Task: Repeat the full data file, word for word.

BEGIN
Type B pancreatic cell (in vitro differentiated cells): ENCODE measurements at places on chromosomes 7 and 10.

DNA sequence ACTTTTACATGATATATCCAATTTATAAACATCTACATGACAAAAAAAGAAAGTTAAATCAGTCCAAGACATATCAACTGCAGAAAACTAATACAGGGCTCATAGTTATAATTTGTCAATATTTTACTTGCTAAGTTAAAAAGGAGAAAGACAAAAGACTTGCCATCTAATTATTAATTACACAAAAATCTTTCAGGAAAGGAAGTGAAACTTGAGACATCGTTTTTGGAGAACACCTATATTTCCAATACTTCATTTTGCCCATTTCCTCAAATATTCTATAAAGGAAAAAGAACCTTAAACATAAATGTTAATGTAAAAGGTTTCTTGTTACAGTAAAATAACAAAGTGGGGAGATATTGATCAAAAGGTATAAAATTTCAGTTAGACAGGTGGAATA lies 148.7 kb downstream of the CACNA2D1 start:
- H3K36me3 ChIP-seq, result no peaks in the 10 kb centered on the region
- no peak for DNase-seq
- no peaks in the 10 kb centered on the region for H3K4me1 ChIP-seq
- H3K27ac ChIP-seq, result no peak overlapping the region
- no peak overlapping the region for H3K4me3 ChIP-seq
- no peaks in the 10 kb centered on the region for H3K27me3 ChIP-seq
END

Type B pancreatic cell (in vitro differentiated cells): ENCODE measurements at places on chromosomes 7 and 10.

DNA sequence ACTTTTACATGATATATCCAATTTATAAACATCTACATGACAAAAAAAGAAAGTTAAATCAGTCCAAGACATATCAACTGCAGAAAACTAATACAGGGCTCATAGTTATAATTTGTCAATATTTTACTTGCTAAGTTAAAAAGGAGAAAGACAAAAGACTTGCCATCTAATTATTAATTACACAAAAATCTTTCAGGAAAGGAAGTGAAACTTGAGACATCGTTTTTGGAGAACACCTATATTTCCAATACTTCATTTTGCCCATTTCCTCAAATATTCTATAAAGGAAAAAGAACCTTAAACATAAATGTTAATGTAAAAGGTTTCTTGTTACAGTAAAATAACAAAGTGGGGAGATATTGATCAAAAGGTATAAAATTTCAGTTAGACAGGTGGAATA lies 148.7 kb downstream of the CACNA2D1 start:
- H3K36me3 ChIP-seq, result no peaks in the 10 kb centered on the region
- no peak for DNase-seq
- no peaks in the 10 kb centered on the region for H3K4me1 ChIP-seq
- H3K27ac ChIP-seq, result no peak overlapping the region
- no peak overlapping the region for H3K4me3 ChIP-seq
- no peaks in the 10 kb centered on the region for H3K27me3 ChIP-seq